January 26, 2015
I have sometimes imagined myself living during a great human rights struggle, and wondered what I would do. If I were an American in 1850, would I perceive slavery for the evil it was and fight the norms and institutions of my day to end it? If I were a German in 1943, would I risk my reputation and livelihood to challenge the system that sent my neighbors to die in extermination camps?
A few weeks ago, I decided to attend a meeting at Rez on pro-life issues and got a wake-up call: I am living during a great human rights struggle right now.
Honestly, I'd fallen asleep to the abortion crisis. The issue seemed too big and too complicated. I didn't know enough to do anything. It was offensive to oppose abortion rights. It was just one injustice among many.
But as I listened to law professor and Rez member Morse Tan teach at the meeting, I was deeply struck by three realities:
First, if I really believe that a baby before birth is the same person after birth, then the true situation is that thousands of people in the United States are killed through abortion each day.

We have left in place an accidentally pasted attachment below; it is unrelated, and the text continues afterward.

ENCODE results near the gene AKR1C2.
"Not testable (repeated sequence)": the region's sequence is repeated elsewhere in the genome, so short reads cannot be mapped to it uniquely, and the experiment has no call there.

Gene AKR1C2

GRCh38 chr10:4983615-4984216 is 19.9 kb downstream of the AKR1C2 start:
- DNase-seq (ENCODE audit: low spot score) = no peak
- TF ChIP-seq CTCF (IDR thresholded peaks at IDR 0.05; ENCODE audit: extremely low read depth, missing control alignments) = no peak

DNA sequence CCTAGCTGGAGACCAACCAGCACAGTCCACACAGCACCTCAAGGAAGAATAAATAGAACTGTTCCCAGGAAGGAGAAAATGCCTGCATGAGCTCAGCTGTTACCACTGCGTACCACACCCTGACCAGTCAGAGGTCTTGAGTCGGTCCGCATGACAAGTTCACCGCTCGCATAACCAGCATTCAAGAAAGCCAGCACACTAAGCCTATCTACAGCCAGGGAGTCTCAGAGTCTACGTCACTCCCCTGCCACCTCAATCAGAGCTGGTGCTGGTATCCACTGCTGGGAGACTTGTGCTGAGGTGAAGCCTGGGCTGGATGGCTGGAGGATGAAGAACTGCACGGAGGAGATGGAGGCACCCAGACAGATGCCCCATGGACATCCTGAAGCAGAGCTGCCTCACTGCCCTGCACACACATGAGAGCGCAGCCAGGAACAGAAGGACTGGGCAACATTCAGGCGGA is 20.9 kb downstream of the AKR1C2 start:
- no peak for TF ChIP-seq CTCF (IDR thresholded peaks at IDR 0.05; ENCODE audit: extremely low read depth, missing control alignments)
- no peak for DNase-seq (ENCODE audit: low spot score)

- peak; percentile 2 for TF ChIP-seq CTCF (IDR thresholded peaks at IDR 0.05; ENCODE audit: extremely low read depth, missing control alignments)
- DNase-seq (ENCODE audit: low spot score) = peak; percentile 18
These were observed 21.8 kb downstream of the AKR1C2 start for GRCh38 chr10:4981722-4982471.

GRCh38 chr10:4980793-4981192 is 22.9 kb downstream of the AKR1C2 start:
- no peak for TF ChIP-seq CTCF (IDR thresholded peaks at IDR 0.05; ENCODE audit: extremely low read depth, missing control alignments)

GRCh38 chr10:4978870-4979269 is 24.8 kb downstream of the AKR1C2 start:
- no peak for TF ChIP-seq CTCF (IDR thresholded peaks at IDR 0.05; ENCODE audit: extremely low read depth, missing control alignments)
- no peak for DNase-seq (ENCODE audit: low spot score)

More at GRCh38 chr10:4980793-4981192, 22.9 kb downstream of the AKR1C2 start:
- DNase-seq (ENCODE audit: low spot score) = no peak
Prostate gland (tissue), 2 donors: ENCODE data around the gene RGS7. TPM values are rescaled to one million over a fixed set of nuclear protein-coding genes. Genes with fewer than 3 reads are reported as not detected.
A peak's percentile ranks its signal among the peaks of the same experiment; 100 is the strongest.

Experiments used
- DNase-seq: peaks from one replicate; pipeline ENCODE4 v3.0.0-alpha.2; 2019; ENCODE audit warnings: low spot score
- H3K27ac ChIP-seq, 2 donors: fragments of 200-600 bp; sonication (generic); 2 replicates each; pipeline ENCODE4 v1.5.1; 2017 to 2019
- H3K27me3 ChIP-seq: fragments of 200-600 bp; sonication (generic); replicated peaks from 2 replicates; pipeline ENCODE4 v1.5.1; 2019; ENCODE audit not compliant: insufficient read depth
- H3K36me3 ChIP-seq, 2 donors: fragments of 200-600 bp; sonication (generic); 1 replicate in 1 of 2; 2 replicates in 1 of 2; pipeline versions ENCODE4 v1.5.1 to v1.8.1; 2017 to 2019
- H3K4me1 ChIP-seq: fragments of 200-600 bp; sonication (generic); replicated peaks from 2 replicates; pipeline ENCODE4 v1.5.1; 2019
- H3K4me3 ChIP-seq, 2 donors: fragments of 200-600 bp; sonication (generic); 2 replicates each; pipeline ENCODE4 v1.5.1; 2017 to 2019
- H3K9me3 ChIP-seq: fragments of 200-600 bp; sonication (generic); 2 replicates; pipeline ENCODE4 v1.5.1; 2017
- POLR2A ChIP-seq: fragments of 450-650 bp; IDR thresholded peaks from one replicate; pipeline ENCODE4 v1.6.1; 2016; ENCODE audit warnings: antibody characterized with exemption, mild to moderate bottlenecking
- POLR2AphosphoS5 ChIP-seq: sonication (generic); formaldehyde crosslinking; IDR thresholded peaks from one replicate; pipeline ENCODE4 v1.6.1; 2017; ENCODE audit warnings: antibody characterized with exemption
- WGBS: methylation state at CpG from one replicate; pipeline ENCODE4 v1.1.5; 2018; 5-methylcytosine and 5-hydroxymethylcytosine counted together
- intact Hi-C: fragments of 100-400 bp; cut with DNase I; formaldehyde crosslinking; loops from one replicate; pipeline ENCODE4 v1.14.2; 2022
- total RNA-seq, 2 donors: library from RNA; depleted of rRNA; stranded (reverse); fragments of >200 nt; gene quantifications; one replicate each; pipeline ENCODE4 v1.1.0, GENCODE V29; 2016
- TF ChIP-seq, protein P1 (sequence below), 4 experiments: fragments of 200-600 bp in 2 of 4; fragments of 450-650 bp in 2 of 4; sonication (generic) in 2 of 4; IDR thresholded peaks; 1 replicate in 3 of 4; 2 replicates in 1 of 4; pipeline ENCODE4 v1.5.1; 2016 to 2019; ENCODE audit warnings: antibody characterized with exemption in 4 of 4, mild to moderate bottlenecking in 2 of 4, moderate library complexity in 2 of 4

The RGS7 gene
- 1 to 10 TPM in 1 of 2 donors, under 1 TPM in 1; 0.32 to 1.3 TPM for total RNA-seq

Second, that the right to an abortion is actually a unique injustice. The norms and institutions of our society thankfully are united against many injustices such as human trafficking; sadly, they are divided on the issue of abortion rights.
Third, because our society doesn't recognize the truth about this injustice—at the cost of many lives—the need is great to speak out to challenge the status quo and to champion the lives of the not-yet-born.
Last Sunday, January 18, about 80 of us from Rez were privileged to raise our voices with over 4,000 others to do a small part in this effort at the 2015 March for Life Chicago. Top 40 tunes blared, yellow "LIFE" balloons were everywhere and counter-demonstrators lined the sidewalk across from Federal Plaza where we gathered. We walked the city streets, held signs, prayed and sang, but just as important as the "what" of the march is the "why." We gathered to tell the truth about abortion, to advocate for, love and celebrate the lives of babies not-yet-born. And we gathered to love and pray for the mothers and fathers whose lives are marked by abortion and, ultimately, to seek God's transforming work in their lives, in our government and in our communities to heal the darkness and destruction that abortion has caused.